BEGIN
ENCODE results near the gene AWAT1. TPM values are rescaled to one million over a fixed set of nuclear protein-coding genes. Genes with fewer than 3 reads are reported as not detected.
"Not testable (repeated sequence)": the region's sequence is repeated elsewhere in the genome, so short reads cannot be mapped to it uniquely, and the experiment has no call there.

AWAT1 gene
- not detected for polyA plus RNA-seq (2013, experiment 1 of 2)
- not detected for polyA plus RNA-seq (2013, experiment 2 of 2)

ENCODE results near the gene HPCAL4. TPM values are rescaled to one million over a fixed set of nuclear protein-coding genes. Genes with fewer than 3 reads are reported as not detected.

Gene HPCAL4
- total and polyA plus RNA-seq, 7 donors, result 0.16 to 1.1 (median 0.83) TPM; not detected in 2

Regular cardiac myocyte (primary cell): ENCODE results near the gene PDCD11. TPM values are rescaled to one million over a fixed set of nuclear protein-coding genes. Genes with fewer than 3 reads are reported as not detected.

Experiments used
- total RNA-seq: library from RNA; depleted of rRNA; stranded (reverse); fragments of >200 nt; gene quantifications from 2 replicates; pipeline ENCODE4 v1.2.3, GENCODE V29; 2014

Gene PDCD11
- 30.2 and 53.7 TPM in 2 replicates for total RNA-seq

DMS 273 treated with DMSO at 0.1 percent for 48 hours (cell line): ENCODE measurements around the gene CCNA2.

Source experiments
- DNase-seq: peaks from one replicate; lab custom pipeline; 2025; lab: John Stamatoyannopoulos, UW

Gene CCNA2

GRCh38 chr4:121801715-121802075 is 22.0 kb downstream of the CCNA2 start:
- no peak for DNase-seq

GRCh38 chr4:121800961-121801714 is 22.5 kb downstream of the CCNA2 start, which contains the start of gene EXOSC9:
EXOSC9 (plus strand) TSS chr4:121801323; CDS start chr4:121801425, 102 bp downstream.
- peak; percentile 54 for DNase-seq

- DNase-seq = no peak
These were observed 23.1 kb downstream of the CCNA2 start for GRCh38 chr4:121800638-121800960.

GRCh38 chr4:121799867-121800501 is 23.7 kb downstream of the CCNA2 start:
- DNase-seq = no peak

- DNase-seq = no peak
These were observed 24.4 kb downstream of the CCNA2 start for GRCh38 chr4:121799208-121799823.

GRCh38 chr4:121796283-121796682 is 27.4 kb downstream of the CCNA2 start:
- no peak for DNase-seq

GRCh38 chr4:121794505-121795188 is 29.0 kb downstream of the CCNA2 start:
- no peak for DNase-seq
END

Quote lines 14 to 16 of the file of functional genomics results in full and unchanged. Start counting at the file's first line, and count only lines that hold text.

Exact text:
DMS 273 treated with DMSO at 0.1 percent for 48 hours (cell line): ENCODE measurements around the gene CCNA2.

Source experiments
- DNase-seq: peaks from one replicate; lab custom pipeline; 2025; lab: John Stamatoyannopoulos, UW